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Rapid City was declared a 'Purple Heart City' by city council Monday night. 

The Rapid City Council on Monday signed off on a resolution designating Rapid City as a "Purple Heart City."

The measure, which was proposed by Mayor Steve Allender, makes official the city's support for armed forces veterans who were wounded or killed in combat, and for the Military Order of the Purple Heart.

"It's who we are as Rapid City to give a little extra shout-out to those veterans who have sacrificed to that extent," Allender said following the city council meeting.

The measure was approved by a unanimous vote with all council members present.

As part of the resolution, the city will receive four signs that will be used to reserve parking spaces for veterans. Two will be specifically reserved for wounded combat veterans.

No determination has been made as to where the signs will be placed.

Only recipients of the Purple Heart medal are eligible to become members of the order. The group, according to its website, assists veterans in filing claims for benefits available through the Department of Veterans Affairs.

Scholarships and volunteer opportunities are also available through the group.

With the adoption of the resolution last night, Rapid City becomes South Dakota's sixth Purple Heart city. Sioux Falls, Corsica, Garretson, Parker and Pierre previously declared themselves as such.

Grant, Minnehaha and Turner counties are also designated as Purple Heart entities.

Dumping ordinance heads back to committee

During Monday's meeting, the council also approved the first reading of an amendment to municipal code that seeks to curb illegal dumping at city recycling drop-offs.

Members of the council unanimously voted in favor of the amendment.

The measure heads back to the Legal and Finance committee, which will take it up for further discussion on April 10. It is scheduled for a final vote during the council's next meeting on April 15.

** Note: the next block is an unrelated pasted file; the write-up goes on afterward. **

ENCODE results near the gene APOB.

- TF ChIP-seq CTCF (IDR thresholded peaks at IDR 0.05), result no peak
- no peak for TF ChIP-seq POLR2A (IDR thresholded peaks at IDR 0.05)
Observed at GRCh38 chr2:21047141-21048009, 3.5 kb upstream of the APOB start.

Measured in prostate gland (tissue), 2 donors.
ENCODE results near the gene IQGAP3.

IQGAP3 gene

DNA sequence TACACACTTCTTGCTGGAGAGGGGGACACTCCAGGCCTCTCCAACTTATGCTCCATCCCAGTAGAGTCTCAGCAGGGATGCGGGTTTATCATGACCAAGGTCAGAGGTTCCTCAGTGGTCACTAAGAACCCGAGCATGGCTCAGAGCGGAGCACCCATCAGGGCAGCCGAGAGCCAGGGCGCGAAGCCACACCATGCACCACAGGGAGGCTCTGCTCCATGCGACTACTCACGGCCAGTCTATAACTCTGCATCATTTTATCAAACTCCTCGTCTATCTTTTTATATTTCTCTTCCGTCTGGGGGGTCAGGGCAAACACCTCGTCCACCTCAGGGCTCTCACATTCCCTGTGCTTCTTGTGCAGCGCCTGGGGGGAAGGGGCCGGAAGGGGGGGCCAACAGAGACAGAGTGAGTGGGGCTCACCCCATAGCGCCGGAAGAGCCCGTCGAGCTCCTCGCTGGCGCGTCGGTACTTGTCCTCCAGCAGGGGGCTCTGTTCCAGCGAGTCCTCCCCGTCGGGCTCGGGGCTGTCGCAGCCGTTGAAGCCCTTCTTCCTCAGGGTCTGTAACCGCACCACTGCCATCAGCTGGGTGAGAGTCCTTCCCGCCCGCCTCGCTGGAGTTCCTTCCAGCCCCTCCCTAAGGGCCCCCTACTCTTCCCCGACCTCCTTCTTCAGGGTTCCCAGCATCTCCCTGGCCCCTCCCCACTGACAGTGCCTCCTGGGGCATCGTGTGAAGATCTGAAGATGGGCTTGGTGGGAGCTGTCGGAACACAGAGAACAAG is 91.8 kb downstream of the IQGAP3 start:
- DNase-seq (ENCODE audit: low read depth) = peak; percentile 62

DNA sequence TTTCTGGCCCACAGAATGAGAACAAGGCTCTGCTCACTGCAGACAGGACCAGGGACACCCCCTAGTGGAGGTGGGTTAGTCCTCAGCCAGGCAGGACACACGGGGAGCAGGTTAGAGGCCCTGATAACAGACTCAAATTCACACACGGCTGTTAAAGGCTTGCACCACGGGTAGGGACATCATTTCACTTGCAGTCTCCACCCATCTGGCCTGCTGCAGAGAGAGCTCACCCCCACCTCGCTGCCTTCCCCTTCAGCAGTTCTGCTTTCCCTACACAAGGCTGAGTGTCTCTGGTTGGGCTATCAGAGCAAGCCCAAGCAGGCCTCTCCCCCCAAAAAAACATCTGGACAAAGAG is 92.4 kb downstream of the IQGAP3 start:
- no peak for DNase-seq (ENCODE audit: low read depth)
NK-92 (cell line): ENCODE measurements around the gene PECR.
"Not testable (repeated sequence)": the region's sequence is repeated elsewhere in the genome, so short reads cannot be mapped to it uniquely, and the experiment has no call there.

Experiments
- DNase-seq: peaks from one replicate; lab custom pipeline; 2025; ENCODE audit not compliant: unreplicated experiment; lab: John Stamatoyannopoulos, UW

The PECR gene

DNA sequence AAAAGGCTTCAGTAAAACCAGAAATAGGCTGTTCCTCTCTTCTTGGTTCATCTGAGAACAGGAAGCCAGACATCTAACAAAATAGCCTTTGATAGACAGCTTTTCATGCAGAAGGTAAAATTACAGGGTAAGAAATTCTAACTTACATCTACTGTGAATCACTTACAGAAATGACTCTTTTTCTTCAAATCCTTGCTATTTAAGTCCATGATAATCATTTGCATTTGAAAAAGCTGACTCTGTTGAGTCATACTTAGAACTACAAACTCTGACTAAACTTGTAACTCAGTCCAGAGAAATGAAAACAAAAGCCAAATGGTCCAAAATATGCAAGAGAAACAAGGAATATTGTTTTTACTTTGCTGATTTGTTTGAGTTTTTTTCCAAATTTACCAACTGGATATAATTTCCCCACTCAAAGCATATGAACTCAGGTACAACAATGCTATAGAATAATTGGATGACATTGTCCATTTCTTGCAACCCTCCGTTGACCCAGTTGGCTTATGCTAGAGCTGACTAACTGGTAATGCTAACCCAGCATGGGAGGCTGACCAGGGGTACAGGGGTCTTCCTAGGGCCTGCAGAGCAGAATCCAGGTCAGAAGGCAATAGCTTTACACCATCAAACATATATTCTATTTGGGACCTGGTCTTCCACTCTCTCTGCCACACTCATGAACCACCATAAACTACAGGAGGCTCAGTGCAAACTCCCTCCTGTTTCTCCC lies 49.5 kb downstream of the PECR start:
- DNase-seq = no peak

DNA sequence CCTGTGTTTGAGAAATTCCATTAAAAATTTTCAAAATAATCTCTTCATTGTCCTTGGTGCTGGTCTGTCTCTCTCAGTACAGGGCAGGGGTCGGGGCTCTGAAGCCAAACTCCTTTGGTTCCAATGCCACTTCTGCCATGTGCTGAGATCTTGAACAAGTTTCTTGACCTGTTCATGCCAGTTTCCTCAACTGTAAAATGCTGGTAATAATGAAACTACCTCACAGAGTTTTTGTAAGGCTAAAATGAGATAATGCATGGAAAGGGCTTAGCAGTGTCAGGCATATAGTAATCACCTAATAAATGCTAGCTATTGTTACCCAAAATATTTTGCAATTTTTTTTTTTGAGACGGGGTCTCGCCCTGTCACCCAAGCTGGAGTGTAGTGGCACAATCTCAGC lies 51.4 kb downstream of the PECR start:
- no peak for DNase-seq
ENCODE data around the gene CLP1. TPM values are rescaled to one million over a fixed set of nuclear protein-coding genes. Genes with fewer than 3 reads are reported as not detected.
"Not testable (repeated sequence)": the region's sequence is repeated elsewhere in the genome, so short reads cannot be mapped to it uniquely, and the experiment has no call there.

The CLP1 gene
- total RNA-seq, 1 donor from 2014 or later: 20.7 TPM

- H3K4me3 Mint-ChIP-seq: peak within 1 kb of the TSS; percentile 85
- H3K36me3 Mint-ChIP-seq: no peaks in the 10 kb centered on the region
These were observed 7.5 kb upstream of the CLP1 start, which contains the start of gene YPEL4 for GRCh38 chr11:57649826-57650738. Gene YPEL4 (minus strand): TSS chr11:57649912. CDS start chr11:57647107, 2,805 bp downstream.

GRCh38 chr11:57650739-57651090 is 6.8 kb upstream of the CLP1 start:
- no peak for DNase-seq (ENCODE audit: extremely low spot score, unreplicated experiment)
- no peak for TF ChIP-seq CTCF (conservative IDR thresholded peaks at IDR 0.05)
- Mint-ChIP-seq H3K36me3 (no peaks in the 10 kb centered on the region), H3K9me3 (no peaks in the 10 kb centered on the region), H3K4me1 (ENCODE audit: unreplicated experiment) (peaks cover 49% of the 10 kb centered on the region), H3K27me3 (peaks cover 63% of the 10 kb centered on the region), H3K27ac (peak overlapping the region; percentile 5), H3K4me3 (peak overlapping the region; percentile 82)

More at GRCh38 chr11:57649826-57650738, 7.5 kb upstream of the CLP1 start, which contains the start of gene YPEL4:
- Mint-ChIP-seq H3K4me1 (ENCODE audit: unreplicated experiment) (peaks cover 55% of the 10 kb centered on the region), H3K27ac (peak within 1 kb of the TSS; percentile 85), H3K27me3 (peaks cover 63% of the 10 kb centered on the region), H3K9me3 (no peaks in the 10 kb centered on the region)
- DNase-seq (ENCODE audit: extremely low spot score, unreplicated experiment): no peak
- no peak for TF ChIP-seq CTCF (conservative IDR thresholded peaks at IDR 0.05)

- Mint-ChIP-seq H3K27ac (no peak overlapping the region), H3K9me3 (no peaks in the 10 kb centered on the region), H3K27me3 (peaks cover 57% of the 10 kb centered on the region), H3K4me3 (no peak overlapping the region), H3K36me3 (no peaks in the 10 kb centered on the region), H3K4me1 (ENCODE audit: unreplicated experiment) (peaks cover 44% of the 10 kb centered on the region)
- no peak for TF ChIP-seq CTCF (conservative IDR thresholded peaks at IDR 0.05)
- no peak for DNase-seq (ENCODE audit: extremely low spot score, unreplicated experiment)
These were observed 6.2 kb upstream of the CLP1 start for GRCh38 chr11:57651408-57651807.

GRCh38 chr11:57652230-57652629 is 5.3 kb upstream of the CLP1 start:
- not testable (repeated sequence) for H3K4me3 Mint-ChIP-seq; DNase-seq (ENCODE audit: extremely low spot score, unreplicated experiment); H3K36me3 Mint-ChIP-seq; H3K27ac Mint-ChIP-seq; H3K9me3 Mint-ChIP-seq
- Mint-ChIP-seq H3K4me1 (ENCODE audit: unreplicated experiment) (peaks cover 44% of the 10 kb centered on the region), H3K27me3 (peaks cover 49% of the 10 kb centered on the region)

The amendment broadens the language of the city's ordinance on dumping, which does not directly address the misuse of city recycling and yard-waste drop-offs. Council members have said that the sites are increasingly being abused by residents wishing to rid themselves of old furniture and household appliances.

If approved, the amendment would outlaw disposal of anything other than those two kinds of refuse at the drop-offs.

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Failure to comply could result in a fine of $500. 

Council members have said they hope to further curtail dumping through the installation of security cameras and informational signage at the drop-offs.

Summerset sewer study authorized

A $60,000 study evaluating the "technical and economic impacts" of the proposed expansion of Rapid City sanitary sewer services to Summerset was approved Monday. 

The study will determine, among other things, projections for revenue that the city stands to gain should it take on Summerset as a customer. It was commissioned by a unanimous vote.

HDR Engineering will conduct the study, the cost for which both cities are splitting evenly, beginning this month. It is expected to conclude in October.

The two cities agreed to commit to a study last December following the identification of major capital improvement needs at the Summerset wastewater treatment plant.

Bids sought for Park Drive overlay project

The city council unanimously moved on Monday to bid out a project aiming to rehabilitate the section of pavement on Park Drive between Glennwood Drive and Westridge Road.

The project is expected to cost $140,000 and will be bid this spring. A city press release indicates that construction will be completed by the end of the year.

The improvements will include upgrades to Americans with Disabilities Act amenities, curb and gutter replacement, milling and overlaying, crack repairs and pavement markings.

Disk Drive and Haines Avenue rehab project bid awarded

Tru-Form Construction has been awarded a $1.12 million contract for the repair and replacement of sewer lines along Disk Drive and Haines Avenue.

The city council approved the company's bid for the project by a unanimous vote.

City spokesperson Darrell Shoemaker said that water and sewer mains along the streets are nearing the end of their lifespan. In addition to upgrading them, the project will also include the reconstruction of the intersection to be more compliant with the ADA.

New signal posts will also be installed. The project is slated to begin in this month and wrap up in November.

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